February 13, 2014 / 10:45 AM / 6 years ago

Blast rocks Kentucky natural gas pipeline amid storm

(Reuters) - An explosion on a major natural gas pipeline in southern Kentucky led to a forced evacuation of residents and injured at least one person early on Thursday.

The explosion and fire in Knifley, Kentucky, about 90 miles south of Louisville, could be seen “just as plain as day” from Columbia, about 12 miles from the blaze, a local police officer said.

Part of the Columbia Gulf Transmission pipeline, that transports fuel from the Gulf Coast to the northeast and midwest, was shut and had been isolated from other sections of the line, said the pipeline owner NiSource Inc in a posting to customers. As yet the cause of the blast was unclear.

“At this time there is no impact to commercial operations or shipper nominations,” NiSource said.

However, traders said the incident could add strain to a system already stretched by high demand during one of the coldest winters in decades. Pipelines across the country are already filled to capacity and inventories are draining quicker than ever.

Columbia Gulf Transmission consists of approximately 3,400 miles of pipeline, located primarily in Louisiana, Mississippi, Tennessee and Kentucky.

The Columbia system is interconnected to virtually every major pipeline system operating in the Gulf Coast and interconnects with pipelines serving markets in the Midwest, Southeast and Northeast.

“Columbia Gulf operating teams detected a drop in pressure on the company’s Line 200 pipeline in Adair County. Our operating crews immediately responded to the alert and determined that there was a rupture in the pipeline,” the company said in a statement.

Police were notified of an explosion at about 1 a.m. local time (0200 ET) on Thursday, said Adair County Emergency Management Director Greg Thomas.

The explosion spawned multiple woodland and structural fires, Thomas said. Three homes were set ablaze, two of them were fully destroyed, as well as two barns and four cars.

The one injured person was sent to an area hospital but the extent of injuries was not known, Thomas said. The fires had largely been contained and were being allowed to burn out.


Natural gas traders and analysts said this was a tough day to lose a big pipeline as the gas pipelines in the Northeast are already operating near capacity due to the winter storm battering the East Coast with heavy snow.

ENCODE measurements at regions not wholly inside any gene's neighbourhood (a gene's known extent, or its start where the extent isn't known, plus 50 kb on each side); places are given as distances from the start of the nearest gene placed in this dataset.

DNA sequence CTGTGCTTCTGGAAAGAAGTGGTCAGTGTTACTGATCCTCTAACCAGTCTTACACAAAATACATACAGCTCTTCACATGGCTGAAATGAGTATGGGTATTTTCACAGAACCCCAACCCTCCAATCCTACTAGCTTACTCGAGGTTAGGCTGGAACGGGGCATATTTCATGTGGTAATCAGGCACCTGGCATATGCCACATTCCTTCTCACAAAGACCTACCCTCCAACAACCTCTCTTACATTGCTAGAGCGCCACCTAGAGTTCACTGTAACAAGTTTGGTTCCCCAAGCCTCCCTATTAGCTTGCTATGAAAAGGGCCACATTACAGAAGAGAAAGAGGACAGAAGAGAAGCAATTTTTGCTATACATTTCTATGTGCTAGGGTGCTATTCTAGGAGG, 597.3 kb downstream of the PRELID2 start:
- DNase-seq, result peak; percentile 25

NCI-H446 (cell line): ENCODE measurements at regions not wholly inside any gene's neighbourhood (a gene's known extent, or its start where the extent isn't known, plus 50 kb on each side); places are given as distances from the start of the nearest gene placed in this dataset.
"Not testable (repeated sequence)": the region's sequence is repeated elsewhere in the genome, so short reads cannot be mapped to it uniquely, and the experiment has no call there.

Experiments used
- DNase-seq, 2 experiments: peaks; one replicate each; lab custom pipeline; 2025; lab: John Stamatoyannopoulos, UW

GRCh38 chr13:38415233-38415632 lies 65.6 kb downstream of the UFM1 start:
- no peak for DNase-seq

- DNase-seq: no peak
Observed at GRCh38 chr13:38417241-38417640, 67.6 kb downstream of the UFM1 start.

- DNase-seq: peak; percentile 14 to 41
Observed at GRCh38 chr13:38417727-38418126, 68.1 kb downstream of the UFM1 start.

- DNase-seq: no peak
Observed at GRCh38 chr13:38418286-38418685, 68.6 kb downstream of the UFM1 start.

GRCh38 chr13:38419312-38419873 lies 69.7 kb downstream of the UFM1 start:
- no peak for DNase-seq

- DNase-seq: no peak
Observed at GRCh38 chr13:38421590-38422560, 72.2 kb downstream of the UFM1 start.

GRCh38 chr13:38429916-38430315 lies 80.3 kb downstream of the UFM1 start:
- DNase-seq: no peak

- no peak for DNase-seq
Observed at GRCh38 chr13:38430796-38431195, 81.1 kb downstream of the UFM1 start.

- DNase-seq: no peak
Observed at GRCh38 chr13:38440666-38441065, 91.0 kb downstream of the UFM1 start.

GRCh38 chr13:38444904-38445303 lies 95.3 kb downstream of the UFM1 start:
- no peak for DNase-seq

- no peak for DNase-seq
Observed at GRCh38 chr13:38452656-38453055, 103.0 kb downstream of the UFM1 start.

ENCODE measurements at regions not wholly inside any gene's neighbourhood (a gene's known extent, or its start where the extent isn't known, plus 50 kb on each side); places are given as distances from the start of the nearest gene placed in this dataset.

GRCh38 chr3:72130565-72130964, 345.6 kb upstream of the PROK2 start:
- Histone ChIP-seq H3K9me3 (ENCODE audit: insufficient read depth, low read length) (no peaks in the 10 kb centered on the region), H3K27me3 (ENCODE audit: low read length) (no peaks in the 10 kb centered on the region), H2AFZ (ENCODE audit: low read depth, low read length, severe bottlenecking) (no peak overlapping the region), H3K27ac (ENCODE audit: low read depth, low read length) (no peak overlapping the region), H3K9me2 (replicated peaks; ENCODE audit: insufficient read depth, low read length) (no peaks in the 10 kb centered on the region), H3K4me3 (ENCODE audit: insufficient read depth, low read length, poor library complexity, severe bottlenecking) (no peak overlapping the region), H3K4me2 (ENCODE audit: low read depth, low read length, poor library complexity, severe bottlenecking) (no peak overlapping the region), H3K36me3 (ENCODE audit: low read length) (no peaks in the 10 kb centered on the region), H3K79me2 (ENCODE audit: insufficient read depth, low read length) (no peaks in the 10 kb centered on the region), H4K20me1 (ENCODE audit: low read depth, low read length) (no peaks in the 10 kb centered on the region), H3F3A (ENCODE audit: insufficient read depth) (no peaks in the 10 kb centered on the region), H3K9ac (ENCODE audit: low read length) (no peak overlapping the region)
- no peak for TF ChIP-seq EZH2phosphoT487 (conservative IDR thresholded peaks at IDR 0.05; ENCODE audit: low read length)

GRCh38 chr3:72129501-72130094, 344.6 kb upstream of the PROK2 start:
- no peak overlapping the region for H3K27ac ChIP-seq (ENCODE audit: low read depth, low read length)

The 30-inch pipeline supplies some of the fuel used to heat millions of homes and businesses in the Northeast and Midwest.

“The blast intersects badly with snowstorm-induced demand in the Northeast, likely to send electric power costs spiking and natural gas spot prices to industrial and commercial users sharply higher over the next few days at the minimum,” said Richard Hastings, macro strategist at Global Hunter Securities.

On the New York Mercantile Exchange, natural gas futures for March were trading up more than 5 percent to $5.07 per million British thermal units at 11:30 a.m. EST.

LCI Energy Insight, a gas analysis firm, said its database indicates the explosion likely occurred near where Columbia Gulf delivers into Texas Eastern at a rarely used or winter only service interconnect in Adair County. Texas Eastern is owned by a unit of Spectra Energy.

The point has capacity of just over 200 million cubic feet per day and it had been flowing 105 mmcf on Wednesday but has since been reduced to only 60 mmcf for Thursday, LCI said, noting the volume Wednesday was the largest amount through this meter since last March.

Columbia Gulf is part of NiSource’s Columbia Pipeline Group, which owns and operates more than 15,700 miles of natural gas pipelines serving customers in more than 16 states and one of the largest underground storage systems in North America.

Approximately 1.3 trillion cubic feet of natural gas flows the Columbia Pipeline systems each year, according to the company’s website.

Reporting by Scott DiSavino in New York and Eric M. Johnson in Seattle; Editing by Catherine Evans, Jeffrey Benkoe, Sofina Mirza-Reid and Edward McAllister

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